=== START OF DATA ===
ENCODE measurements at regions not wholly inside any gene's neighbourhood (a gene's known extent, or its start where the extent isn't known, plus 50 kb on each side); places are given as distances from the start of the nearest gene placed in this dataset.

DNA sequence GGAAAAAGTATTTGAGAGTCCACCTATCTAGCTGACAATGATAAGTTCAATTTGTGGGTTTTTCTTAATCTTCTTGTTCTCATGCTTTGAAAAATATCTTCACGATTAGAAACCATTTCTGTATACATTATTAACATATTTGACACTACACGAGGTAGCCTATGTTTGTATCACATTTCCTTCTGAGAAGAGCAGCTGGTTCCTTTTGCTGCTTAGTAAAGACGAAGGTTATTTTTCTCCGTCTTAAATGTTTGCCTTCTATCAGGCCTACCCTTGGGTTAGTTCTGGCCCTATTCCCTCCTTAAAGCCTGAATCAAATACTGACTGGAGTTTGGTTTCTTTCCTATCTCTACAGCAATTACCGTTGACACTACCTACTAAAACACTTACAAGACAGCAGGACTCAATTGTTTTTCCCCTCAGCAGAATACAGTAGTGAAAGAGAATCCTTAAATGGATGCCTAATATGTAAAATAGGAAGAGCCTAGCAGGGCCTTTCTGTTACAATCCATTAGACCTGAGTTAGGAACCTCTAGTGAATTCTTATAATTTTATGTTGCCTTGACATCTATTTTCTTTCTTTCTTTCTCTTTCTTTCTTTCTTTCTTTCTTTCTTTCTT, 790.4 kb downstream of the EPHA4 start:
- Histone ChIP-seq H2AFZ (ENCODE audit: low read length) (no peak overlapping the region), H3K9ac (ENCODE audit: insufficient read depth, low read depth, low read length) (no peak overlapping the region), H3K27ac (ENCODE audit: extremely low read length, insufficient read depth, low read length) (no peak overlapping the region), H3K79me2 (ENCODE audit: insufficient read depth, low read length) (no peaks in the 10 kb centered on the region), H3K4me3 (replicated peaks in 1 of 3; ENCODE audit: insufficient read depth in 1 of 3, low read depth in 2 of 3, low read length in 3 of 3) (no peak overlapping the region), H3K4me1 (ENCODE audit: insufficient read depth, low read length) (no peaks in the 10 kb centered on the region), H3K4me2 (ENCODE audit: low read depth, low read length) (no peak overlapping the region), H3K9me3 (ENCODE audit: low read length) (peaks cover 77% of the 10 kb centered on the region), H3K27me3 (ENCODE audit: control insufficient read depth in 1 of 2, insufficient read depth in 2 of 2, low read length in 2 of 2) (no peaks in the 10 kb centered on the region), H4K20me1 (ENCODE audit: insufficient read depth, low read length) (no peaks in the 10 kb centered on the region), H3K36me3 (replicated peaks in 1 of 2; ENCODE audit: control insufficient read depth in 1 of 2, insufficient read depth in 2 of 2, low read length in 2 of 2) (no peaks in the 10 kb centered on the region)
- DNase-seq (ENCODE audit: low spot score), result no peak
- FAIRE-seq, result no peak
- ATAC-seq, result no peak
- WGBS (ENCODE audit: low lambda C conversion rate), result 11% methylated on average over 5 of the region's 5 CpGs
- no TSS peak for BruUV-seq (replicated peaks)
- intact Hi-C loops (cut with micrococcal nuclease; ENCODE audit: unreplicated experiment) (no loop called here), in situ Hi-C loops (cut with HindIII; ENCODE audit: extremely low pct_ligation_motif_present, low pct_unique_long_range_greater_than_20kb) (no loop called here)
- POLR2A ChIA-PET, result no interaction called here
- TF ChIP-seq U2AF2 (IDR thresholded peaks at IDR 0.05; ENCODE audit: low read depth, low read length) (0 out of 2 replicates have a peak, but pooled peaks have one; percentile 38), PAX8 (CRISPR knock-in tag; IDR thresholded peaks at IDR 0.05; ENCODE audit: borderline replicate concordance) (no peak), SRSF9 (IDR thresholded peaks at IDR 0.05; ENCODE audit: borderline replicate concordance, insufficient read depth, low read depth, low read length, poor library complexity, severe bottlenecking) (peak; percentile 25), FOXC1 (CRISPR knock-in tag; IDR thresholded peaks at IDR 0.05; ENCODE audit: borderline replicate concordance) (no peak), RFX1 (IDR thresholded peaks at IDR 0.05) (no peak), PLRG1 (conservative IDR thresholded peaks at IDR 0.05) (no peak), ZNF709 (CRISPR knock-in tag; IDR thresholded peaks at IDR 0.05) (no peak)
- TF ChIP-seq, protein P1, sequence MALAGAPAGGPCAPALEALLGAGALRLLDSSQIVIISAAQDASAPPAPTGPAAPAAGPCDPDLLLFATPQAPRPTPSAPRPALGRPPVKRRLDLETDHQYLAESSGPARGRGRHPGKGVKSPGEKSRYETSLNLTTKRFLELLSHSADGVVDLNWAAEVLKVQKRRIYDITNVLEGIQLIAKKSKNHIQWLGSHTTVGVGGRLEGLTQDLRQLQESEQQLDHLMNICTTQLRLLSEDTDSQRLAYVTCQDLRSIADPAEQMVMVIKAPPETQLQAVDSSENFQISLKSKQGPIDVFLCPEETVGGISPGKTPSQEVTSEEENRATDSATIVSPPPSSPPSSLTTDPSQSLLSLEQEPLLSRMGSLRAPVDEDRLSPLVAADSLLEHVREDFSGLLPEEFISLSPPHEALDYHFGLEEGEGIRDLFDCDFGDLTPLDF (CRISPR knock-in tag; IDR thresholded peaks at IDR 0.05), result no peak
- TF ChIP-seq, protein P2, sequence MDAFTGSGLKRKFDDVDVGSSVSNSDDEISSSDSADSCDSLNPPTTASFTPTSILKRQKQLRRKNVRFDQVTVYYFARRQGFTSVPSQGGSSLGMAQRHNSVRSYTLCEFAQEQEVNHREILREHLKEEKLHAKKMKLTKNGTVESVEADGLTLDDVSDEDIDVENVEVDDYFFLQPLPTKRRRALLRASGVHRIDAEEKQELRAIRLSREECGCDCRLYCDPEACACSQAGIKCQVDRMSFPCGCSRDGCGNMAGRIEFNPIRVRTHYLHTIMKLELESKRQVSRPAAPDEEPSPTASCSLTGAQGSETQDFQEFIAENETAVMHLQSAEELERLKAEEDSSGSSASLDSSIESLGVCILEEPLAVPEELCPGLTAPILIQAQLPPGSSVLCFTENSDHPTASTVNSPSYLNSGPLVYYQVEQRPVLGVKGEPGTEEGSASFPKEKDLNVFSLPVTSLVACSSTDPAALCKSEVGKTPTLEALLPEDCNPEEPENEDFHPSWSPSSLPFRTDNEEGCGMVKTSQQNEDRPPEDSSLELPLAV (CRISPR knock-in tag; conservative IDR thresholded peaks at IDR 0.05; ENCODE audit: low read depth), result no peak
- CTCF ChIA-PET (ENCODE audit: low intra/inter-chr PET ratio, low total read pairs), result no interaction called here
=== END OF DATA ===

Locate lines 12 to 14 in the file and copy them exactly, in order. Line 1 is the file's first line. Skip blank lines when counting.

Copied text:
- TF ChIP-seq, protein P1, sequence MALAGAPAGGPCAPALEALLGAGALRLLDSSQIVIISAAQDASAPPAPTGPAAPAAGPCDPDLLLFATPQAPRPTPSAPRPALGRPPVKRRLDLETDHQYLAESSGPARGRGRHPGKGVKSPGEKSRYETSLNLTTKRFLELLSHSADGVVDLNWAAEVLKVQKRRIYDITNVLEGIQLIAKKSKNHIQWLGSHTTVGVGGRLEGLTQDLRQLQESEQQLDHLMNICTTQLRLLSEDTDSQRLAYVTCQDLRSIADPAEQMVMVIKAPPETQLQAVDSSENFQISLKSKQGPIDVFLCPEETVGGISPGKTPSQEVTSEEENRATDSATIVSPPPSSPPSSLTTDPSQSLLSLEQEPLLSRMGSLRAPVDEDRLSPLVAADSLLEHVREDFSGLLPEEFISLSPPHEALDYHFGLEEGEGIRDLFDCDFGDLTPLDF (CRISPR knock-in tag; IDR thresholded peaks at IDR 0.05), result no peak
- TF ChIP-seq, protein P2, sequence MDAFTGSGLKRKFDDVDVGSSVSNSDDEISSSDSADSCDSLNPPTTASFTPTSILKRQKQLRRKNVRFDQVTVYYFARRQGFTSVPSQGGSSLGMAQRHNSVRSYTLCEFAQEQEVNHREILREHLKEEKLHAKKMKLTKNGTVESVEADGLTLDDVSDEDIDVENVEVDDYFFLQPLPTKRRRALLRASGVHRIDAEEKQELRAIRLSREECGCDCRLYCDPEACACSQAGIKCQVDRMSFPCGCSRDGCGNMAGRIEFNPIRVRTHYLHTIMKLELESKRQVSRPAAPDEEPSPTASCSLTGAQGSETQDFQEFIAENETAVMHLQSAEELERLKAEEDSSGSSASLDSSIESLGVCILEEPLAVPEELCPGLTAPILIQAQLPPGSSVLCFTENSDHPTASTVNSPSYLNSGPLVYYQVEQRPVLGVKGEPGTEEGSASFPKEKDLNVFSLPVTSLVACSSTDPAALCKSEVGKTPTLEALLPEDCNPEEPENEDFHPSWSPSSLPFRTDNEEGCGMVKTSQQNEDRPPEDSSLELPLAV (CRISPR knock-in tag; conservative IDR thresholded peaks at IDR 0.05; ENCODE audit: low read depth), result no peak
- CTCF ChIA-PET (ENCODE audit: low intra/inter-chr PET ratio, low total read pairs), result no interaction called here